The Dons were well beaten by Macclesfield in a game where they fell behind after three minutes and never recovered.
Terry Brown made two changes from the starting line up against Hereford, bringing in Lee Minshull and Christian Jolley in place of Ricky Wellard and Charles Ademeno respectively. He also changed the formation to 4-3-3, with Luke Moore reverting to the wide left role he filled many times last season.
Before the new formation could settle down, Wimbledon found themselves a goal down after failing to deal with a long throw which was flicked on, leaving Brisley to prod the ball home from close range.
The immediate response was encouraging as Jolley got in a near post flicked header to a Jack Midson cross only to see it pushed away by the goalkeeper but, in any event, the linesman's flag was already raised. That was probably the last time the Dons threatened until the closing stages as Macclesfield took control.
The Silkmen play a fast direct style of football, getting the ball forward quickly into the channels and the spaces behind the back four, in other words perfect for counter-attacking. With the Dons needing to chase a goal, this suited them down to the ground.
The second goal came more simply than that, however, when the speedy Emile Sinclair pushed the ball past Brett Johnson and got to the bye line where he delivered a cross which Tony Diagne headed past the helpless Seb Brown.
Worse very nearly followed as Johnson might have been sent off for a foul, having already been booked, and Jolley was lucky to avoid injury following a knee high foul on him as he made inroads down the right.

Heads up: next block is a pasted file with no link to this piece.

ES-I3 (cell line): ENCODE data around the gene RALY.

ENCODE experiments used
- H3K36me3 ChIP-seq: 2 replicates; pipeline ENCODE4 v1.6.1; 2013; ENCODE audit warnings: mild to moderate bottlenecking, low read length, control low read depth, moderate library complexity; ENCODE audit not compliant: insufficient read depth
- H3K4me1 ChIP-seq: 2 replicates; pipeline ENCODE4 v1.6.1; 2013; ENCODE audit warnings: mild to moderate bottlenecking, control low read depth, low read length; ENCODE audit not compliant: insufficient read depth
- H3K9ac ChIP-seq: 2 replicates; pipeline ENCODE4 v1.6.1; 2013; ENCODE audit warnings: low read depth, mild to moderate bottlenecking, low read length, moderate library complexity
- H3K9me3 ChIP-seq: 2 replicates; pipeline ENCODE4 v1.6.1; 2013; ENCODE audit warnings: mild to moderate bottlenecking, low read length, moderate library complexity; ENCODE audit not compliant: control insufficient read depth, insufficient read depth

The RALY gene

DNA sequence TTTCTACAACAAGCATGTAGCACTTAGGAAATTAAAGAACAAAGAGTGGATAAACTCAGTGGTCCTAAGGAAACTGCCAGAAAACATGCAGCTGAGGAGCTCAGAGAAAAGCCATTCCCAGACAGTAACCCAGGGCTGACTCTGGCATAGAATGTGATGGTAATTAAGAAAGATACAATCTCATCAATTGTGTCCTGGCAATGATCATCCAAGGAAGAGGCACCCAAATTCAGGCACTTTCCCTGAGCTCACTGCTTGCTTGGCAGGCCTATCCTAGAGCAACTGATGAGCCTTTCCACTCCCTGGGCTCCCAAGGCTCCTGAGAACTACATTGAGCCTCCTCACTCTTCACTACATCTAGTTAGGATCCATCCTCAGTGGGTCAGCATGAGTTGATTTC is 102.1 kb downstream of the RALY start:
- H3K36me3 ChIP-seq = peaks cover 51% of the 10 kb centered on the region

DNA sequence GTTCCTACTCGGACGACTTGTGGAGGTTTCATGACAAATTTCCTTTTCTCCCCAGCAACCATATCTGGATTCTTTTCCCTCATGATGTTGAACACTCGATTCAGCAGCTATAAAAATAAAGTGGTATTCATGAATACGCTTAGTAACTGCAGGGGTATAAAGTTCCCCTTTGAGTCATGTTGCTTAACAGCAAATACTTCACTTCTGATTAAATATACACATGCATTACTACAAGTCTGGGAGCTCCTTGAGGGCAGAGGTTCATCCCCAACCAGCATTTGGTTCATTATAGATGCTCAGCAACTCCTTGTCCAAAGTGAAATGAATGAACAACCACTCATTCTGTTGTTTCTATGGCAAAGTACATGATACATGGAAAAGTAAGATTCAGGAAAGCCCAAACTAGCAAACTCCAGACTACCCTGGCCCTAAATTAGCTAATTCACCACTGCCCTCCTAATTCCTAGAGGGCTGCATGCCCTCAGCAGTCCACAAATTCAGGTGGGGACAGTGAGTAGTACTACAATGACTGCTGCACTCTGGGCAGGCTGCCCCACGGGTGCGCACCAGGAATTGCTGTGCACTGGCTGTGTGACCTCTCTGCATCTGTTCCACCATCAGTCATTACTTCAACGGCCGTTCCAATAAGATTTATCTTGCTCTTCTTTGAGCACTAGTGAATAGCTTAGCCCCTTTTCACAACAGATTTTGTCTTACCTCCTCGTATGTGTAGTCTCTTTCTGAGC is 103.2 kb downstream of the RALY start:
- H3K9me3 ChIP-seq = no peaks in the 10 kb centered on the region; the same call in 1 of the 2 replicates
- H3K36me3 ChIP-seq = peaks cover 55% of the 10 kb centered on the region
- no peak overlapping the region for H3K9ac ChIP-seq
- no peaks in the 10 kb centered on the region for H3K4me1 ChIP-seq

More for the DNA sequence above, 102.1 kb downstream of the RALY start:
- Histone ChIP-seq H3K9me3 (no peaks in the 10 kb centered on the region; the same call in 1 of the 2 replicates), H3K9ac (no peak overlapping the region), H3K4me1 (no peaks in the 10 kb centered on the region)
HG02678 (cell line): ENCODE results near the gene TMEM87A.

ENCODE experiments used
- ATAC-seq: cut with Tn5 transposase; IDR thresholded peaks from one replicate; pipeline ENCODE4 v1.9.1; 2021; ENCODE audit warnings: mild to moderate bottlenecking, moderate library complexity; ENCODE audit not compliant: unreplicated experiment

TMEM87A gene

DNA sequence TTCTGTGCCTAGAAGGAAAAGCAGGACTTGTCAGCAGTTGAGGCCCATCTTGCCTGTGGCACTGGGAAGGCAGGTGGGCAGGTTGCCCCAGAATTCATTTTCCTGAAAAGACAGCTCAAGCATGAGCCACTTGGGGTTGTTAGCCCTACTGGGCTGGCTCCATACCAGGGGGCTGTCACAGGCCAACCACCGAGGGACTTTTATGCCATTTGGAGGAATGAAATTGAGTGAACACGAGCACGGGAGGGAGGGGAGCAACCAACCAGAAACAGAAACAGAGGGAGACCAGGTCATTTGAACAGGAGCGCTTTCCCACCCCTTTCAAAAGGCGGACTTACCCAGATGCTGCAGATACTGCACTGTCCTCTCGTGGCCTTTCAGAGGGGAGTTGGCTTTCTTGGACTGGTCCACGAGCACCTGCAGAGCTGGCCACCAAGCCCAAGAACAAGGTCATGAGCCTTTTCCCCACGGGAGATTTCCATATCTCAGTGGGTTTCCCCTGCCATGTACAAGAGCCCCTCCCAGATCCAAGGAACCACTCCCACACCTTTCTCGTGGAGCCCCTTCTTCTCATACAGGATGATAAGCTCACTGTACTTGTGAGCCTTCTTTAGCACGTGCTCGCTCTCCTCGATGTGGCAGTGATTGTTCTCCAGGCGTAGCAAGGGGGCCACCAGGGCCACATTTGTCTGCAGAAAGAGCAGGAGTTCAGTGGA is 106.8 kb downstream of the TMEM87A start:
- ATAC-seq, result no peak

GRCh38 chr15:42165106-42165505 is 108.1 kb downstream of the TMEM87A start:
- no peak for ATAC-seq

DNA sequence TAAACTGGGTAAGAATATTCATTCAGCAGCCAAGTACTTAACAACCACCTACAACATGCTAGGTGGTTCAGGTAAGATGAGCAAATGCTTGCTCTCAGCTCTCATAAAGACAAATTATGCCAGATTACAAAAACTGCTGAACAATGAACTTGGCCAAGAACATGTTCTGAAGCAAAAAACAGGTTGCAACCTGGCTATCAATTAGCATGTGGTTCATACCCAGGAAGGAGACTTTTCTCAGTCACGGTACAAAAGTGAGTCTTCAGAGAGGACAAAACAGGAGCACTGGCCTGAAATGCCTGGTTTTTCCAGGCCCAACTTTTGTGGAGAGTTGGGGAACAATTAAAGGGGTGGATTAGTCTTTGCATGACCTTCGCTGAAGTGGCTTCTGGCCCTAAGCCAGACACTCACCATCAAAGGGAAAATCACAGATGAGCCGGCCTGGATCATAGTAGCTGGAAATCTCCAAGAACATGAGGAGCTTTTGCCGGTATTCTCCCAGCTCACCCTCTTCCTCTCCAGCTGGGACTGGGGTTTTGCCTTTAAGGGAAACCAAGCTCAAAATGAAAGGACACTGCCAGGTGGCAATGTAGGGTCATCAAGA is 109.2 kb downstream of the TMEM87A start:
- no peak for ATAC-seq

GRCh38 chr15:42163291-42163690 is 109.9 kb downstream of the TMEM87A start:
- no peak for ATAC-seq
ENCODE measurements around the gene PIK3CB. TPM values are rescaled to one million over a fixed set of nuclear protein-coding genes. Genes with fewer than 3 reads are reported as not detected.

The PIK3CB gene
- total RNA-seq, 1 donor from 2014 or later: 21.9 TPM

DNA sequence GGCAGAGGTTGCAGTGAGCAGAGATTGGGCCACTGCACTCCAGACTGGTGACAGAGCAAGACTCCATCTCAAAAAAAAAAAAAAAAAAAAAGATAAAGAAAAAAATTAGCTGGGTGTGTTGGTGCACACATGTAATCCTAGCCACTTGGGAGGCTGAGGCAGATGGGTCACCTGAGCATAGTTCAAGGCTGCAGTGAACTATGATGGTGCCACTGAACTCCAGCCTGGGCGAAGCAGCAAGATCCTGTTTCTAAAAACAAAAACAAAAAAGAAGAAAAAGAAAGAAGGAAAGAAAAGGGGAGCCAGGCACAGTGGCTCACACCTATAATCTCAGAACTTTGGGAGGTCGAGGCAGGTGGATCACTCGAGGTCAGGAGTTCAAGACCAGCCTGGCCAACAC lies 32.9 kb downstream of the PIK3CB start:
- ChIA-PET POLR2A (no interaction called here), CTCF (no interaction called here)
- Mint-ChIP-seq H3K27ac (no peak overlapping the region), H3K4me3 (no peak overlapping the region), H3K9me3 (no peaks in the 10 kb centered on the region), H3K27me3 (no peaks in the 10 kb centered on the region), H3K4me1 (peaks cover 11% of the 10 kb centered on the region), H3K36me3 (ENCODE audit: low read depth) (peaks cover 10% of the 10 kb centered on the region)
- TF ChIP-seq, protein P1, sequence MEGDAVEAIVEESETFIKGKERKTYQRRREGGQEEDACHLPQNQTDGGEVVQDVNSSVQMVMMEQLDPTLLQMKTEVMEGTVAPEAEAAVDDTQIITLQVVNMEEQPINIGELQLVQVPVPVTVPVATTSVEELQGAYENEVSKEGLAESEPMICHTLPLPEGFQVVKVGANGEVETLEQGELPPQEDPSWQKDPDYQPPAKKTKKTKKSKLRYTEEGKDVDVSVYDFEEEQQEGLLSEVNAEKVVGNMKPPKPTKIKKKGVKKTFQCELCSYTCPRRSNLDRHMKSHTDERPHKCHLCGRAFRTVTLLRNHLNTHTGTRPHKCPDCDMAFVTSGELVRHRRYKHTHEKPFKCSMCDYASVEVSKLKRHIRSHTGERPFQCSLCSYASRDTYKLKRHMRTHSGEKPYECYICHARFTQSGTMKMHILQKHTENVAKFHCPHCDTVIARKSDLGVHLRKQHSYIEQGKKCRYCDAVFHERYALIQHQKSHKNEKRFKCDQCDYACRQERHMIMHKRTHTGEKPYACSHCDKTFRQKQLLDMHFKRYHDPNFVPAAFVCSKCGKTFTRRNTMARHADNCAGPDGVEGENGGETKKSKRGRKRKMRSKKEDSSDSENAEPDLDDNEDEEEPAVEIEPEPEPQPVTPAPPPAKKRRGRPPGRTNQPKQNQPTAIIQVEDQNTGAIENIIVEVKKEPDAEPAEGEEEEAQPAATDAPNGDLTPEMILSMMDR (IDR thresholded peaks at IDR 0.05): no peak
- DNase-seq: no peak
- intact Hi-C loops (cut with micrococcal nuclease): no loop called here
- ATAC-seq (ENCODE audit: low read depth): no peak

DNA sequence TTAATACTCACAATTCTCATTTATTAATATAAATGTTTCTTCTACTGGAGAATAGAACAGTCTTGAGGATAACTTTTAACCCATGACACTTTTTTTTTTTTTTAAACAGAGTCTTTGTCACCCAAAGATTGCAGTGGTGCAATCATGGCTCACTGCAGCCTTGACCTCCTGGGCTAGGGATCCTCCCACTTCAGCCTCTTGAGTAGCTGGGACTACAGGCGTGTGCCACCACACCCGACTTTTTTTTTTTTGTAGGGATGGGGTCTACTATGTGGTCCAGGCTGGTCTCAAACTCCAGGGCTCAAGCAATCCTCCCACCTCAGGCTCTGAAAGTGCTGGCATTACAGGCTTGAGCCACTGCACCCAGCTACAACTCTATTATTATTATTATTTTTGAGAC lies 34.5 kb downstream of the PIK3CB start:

Half time was reached with no more goals, leaving the 400-odd travelling fans to hope that an inspired team talk from Terry Brown might turn the tide. But any hopes were dashed when only three minutes into the second half Sinclair's speed took him past Stuart and he slid the ball home from a narrow angle, leaving Seb Brown punching the ground in frustration.
The fourth goal came late in the game when Stuart was caught in possession by Mendy, who finished clinically. There could have been more, as a deflected shot had spun over Brown's head and hit the crossbar only minutes earlier.
It was a dispiriting day for the travelling fans who were left to remonstrate with the referee for some eccentric decisions but, in truth, they made no difference to the score.
Macclesfield seemed to revel in playing against a 4-3-3 formation and, having taken the lead, they were able to play the ball around confidently. Wimbledon were never able to deal with the pace of the opposition forwards and, with confidence dented, passes started to be misplaced. All in all, the game was a lesson that even against teams who were pre-season favourites to struggle, there are no easy games in League 2.